From the American perspective? No, It was not worth it. From the perspective of the Terrorists? Yes, it was worth it.

    America is weaker. They are stronger. This was not a win for our side.

    August 31, 2010 at 9:37 pm | Report abuse |


    August 31, 2010 at 9:39 pm | Report abuse |
  10. danzo

    you are a tool, period. As a 25 year retired veteran, and also as an American free-thinking citizen, I am appalled at the loss of over 4000 lives for a cause that was fabricated from the begining. I was active duty in 2003 and was part of Shock and Awe. I believed it when never-served-a-day-in-the-military Cheney, obnoxious, buffoon Rumsfeld, and Mr. Mission Accomplished stated that without doubt Saddam had WMDs, he was in cahoots with AQ. What a crock of BS we were fed, what a gift we gave Iran by destabilizing the region and allowing them to become the dominant force in the Persian Gulf, and yet you say the loss of thousands of our finest citizens was worth it. You are a moron, sir.

    August 31, 2010 at 9:41 pm | Report abuse |
  11. Peter Biondi

    A lot of people never knew the real reason for the war. The American economy is based on the Petrodollar. Nations are demanded to buy oil in US dollars creating a demand and keeping the US of getting inflation. Saddan Hussein started selling oil in Euros, something very dangerous for the American economy. The US invaded Iraq to revert this situation and revert the currency in which Iraq was selling oil. Iran is doing the same with Iranian Oil Bourse.

    August 31, 2010 at 9:41 pm | Report abuse |
    • tbrnotb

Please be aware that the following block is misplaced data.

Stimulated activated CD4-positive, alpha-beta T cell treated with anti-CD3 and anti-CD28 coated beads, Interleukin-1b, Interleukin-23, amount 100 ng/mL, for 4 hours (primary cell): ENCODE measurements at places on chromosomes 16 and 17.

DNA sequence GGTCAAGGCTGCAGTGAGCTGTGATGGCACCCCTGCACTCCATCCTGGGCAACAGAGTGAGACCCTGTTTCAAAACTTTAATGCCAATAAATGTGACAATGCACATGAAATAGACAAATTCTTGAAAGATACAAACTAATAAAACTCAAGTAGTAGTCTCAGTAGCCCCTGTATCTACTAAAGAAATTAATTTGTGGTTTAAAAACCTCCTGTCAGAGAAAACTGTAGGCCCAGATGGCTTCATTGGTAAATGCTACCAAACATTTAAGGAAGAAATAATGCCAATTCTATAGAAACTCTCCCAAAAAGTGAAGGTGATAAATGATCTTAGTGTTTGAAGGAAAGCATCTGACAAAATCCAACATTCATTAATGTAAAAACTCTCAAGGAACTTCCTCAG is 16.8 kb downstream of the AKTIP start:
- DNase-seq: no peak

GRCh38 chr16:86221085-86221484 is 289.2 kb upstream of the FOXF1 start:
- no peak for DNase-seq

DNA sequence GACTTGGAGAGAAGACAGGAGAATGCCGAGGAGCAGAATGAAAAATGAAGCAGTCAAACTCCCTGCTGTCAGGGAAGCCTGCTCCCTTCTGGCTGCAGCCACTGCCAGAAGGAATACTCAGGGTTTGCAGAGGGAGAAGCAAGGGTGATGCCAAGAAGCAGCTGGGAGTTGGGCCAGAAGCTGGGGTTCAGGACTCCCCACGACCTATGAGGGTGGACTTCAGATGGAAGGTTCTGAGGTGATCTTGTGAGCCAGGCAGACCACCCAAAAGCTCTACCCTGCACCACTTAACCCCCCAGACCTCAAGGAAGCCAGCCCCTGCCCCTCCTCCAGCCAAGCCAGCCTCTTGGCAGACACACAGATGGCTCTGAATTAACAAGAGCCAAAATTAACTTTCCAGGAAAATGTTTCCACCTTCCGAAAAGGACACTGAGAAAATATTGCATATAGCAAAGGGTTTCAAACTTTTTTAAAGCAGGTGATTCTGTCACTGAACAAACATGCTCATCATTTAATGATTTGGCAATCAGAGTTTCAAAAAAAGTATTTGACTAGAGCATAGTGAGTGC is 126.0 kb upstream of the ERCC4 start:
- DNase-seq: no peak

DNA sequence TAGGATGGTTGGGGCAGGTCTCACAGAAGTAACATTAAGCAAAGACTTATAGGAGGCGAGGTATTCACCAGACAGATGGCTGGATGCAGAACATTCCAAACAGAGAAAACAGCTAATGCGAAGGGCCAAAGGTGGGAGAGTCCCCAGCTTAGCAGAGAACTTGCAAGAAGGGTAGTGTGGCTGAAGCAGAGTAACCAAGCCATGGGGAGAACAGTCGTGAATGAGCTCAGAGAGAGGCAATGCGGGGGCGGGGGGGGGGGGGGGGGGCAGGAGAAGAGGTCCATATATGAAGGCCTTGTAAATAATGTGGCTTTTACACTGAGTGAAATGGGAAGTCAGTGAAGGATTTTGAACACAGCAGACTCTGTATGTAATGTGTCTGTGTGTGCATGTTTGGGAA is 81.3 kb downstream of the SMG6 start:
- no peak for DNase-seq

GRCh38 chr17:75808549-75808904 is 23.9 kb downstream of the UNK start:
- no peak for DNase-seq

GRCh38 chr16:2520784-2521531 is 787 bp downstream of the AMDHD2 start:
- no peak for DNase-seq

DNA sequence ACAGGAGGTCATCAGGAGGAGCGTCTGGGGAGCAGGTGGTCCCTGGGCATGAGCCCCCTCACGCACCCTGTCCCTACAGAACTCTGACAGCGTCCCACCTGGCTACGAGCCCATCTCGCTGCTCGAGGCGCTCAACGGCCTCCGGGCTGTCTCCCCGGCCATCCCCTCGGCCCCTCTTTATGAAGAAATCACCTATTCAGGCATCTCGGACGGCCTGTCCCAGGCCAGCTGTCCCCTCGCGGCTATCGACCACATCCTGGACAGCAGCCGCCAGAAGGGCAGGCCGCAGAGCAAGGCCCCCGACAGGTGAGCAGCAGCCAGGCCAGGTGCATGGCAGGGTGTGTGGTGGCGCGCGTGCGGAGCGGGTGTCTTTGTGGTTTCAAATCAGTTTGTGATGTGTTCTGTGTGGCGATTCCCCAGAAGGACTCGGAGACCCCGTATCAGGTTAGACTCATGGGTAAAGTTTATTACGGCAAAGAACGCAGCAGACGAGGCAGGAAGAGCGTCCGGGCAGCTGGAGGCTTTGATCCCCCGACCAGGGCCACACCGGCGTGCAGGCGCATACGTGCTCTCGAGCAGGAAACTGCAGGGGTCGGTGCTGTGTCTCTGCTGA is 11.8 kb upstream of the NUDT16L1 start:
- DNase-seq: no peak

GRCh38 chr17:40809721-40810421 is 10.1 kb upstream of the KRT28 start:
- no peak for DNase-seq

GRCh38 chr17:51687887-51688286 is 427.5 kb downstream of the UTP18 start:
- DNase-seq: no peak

It wasn't just Saddam. OPEC dropped those hints about switching to the euro from the dollar. Then the dollar tanked and the euro tanked even more. Wouldn't have made financial sense. A very weak reason. I think it ranks below the reasoning that we invaded for oil.

      September 1, 2010 at 4:26 am | Report abuse |
  12. James Fett

    Thank goodness we changed presidents, so that we could move towards getting ourselves out of this mess that we never should have entered in the first place. Saddam Hussein was bad, but there are many dictators in the world, and the USA cannot impose itself as the liberator.

    August 31, 2010 at 9:47 pm | Report abuse |
  13. Lori

    Well, CNN, to answer your question: No. HELL no.

    August 31, 2010 at 9:47 pm | Report abuse |
  14. William Miller

    Definitely not worth the sacrifice of so many lives on both sides, not to mention the huge economic cost. I mean no disrespect to the men and women who served our country while over in Iraq, but we all would have been better off if this war had never been fought.

    August 31, 2010 at 9:52 pm | Report abuse |
  15. k

    Considering my own life was destroyed because of this war, as well as millions of others lives, I would say NO IT WAS NOT WORTH IT

    But lots of people got rich off this war so it was worth it to them

    August 31, 2010 at 9:52 pm | Report abuse |